These culinary instructors know how to shave time when cooking with onions.
By René Hardwick, National Onion Association
Onions have long been a staple for foodservice operators and are the most commonly menued vegetable, according to a recent Datassential Menu Trends™ study.
Onions are an essential ingredient in every kitchen, but their preparation can add time. The National Onion Association has assembled tricks from culinary instructors that can help take the time out of cooking with onions so educators can spend more time teaching applications.
KateLynn Dunning, culinary instructor at Platt College
“We professional chefs rely on onions,” said KateLynn Dunning, culinary instructor at Platt College in Tulsa, Okla. “Onions are in our base for everything — stocks, sauces, soups. Everything I teach my students to sauté starts with minced onions and garlic.”
Dunning has devised the ultimate onion hack with her Onion Butter recipe, which she uses to prepare for cooking classes that cannot afford the time it takes, for example, to sauté onions in butter for risottos or pilafs. “Sometimes, line cooks or students will not sauté the onions enough, making for crunchy onions in risottos,” Dunning said. And, that’s not good.
Dunning suggests prepping ahead of time by poaching onions in butter for 1-2 hours until translucent, allowing for a nice purée in the blender. Freeze for anytime cooking. Cooks can use 1- 2 tablespoons of the frozen mixture and use in a pot to sauté short grain rice (for risotto), long grain rice (for pilaf), lentils, quinoa, farro — any grain that typically is sautéed with onions and butter before adding a liquid, Dunning says. By poaching the onions ahead of time, it “cuts production time and it allows a more mellow onion flavor that is close to caramelization but delicate,” Dunning says.
2-3 cups minced or small diced onion
1 cup butter
1 teaspoon Kosher salt
Melt butter on low heat. Add onions, salt, and turn down heat. Slowly poach onions for 1-2 hours until translucent and falling apart. Puree in blender until smooth. Freeze until needed.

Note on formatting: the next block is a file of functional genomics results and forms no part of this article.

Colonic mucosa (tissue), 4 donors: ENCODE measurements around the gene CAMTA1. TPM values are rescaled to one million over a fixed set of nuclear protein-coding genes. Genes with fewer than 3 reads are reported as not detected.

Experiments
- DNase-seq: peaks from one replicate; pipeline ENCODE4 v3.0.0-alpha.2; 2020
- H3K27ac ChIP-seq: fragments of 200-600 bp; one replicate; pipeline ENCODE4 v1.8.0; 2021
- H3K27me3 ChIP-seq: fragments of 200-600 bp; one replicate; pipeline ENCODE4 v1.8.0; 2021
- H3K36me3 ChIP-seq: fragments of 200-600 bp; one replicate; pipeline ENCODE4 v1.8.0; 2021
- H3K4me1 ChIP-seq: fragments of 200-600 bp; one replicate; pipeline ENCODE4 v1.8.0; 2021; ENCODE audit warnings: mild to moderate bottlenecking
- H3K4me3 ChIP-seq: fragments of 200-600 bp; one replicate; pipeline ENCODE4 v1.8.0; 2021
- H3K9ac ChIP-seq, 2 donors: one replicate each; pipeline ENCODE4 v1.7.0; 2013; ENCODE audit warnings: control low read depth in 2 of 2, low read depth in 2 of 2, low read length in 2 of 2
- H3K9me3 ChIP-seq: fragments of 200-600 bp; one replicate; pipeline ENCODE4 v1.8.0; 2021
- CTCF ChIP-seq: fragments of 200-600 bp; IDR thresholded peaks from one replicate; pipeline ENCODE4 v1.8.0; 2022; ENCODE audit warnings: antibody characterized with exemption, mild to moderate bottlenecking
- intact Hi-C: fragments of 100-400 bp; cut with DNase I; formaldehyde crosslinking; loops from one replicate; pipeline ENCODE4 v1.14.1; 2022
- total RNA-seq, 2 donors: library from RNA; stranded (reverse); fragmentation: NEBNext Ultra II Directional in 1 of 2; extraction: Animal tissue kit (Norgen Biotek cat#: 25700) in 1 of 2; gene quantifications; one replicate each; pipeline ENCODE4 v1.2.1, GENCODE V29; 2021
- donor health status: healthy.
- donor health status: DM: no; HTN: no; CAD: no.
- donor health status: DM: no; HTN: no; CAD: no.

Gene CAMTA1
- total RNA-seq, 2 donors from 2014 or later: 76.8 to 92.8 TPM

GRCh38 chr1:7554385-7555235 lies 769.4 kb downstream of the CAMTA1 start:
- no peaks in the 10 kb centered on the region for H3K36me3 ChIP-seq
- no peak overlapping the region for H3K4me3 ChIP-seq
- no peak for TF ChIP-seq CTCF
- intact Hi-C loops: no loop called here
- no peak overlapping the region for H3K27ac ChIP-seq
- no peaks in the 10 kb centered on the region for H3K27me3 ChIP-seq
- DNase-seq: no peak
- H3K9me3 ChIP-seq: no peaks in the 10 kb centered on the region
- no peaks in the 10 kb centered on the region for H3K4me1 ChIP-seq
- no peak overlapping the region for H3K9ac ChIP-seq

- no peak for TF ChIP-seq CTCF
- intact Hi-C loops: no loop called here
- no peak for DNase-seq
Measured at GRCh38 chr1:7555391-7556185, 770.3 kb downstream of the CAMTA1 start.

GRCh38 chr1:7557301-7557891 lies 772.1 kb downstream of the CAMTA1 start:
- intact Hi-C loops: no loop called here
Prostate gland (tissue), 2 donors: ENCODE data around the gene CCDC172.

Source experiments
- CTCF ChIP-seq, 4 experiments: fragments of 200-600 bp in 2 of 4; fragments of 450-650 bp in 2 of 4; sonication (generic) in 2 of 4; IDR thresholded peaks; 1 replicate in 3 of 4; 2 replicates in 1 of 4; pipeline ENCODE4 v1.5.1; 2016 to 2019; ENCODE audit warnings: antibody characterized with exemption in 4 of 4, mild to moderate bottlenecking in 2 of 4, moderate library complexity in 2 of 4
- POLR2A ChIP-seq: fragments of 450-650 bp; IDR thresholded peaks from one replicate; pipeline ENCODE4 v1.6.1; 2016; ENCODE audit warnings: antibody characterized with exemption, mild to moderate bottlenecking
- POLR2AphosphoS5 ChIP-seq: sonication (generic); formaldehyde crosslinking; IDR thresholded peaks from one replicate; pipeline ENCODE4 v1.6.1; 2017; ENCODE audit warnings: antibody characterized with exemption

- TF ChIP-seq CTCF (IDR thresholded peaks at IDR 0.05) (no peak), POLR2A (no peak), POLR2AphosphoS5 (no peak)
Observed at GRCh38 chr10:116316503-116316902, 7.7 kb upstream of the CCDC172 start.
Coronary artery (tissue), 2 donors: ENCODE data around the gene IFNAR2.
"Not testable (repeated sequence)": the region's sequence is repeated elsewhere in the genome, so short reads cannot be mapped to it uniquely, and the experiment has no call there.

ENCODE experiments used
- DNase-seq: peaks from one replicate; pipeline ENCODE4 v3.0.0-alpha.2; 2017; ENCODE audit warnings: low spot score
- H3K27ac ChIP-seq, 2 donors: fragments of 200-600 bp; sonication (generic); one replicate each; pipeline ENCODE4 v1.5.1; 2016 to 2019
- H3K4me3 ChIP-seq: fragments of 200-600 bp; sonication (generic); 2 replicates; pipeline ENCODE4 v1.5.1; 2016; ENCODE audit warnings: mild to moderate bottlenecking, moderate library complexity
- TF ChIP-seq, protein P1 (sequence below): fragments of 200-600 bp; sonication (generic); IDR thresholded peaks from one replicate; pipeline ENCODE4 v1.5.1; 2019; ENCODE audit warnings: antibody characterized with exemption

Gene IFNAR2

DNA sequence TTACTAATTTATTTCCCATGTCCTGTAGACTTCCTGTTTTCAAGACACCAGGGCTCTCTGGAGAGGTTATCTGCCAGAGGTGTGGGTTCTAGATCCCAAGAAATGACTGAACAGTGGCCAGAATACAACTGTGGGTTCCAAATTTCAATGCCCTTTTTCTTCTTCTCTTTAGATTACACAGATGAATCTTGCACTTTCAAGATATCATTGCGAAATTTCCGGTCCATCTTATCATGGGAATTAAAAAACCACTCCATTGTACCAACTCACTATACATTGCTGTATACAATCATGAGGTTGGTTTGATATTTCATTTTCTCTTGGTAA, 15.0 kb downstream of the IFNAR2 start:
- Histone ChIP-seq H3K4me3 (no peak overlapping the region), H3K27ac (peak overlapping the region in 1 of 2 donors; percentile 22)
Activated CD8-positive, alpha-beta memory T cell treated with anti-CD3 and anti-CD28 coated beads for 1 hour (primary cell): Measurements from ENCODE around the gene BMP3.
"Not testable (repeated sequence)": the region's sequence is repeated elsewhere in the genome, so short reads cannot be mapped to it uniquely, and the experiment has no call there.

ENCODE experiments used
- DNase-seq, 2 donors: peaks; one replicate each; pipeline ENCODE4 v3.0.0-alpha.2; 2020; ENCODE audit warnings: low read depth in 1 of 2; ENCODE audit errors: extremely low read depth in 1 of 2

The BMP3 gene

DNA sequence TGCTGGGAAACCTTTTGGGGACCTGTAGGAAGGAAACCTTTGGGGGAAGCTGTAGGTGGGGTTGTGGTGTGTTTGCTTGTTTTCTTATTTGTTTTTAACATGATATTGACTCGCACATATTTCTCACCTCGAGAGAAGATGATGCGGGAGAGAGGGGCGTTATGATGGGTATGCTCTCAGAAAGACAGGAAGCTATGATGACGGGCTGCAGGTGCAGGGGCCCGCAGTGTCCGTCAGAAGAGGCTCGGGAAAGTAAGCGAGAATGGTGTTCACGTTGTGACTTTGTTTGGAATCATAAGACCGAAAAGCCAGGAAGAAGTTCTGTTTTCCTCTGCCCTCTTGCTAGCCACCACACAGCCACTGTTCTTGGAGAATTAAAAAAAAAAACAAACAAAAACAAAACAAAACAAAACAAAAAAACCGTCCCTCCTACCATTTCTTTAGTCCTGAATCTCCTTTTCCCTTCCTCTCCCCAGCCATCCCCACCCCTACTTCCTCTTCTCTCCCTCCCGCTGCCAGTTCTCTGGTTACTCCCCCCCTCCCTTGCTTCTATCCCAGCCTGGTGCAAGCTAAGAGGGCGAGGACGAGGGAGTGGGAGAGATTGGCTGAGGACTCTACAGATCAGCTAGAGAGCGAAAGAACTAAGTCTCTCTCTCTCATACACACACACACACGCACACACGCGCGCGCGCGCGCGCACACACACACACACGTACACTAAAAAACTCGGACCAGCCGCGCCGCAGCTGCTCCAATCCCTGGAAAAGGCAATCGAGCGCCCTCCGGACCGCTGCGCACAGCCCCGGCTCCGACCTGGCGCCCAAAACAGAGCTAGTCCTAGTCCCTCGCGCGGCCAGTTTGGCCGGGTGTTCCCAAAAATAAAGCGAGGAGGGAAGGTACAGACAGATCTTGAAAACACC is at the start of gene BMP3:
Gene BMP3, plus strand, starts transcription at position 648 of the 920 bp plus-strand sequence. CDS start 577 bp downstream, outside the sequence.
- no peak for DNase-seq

Chef Dunning also likes to make up some sofrito, a Latin version of mirepoix or trinity. Sofrito is 50 percent onions, 25 percent peppers, and 25 percent tomatoes diced. It can be combined and held in a Tupperware dish or Ziplocs and added by the tablespoon for any salsas, Latin soups, enchilada sauces, mole, etc. The sofrito can be made ahead of time and stored up to a week in the refrigerator.
Dunning says that White Mirepoix is fun because it’s so similar to mirepoix with an air of elitism. It is 25 percent onions, 25 percent leeks, 25 percent celery (or celery root), and 25 percent parsnips. It’s meant to not add color to your stocks, sauces, soups, and bases if you want them to remain white and "delicate,” she says. Like the sofrit, the white mirepoix will last up to a week in the refrigerator.
Linda Carucci, former dean of the California Culinary Academy
Former dean of the California Culinary Academy and author of the critically acclaimed “Cooking School Secrets for Real World Cooks” Linda Carucci offers two onion hacks that can make life easier.
“One of the things I have found that saves time and cleverly transforms the onion slice on a burger, for example, is the trick of microwaving the slices before I grill them,” Carucci says.
In her book, Carucci advises to skewer each slice of onion with two toothpicks (at 3 and 6 o’clock ) to hold the onion layers in place. Then she microwaves them. “Place the onions on a microwave-safe plate and microwave them on high for three minutes to cook partially. Or, steam on a steamer rack above boiling water for five minutes,” she advises.
“Brush both sides of the onions with one tablespoon of olive oil and sprinkle lightly with salt and pepper. Then grill them, turning as necessary until they are soft and golden brown on both sides, about 10 minutes total.”
Paul Kennedy, Hospitality Management Instructor at Mid-State Technical College
Paul Kennedy, Hospitality Management Instructor from Mid-State Technical College in Wisconsin Rapids, Wis., suggests making a quick garnish for burgers or chicken sandwiches by dusting onions rings or slivers in Ranch dressing mix and lightly frying them.
Also, instead of purchasing commercial "browning" sauces, Kennedy likes to sear onions in a hot cast iron pan until they are a deep brown. When cooled, he will puree them in a food processor with a little bit of water to make a dark liquid out of them. When he needs to brown something a little more, “I can add this to the product, without introducing any chemicals into the finished product,” he says.
Additional onion tips from the National Onion Association
- Refrigerate onions for 30 minutes before cutting to prevent tearing.
- Select firm onions with short, dry necks and dry, papery skins.
- Store onions in a cool, dry ventilated area – not in a cooler as lack of air movement reduces storage life.
- Store chopped or sliced onions in a sealed container in cooler for up to 7 days.
For more onion recipes and tips, visit www.onions-usa.org.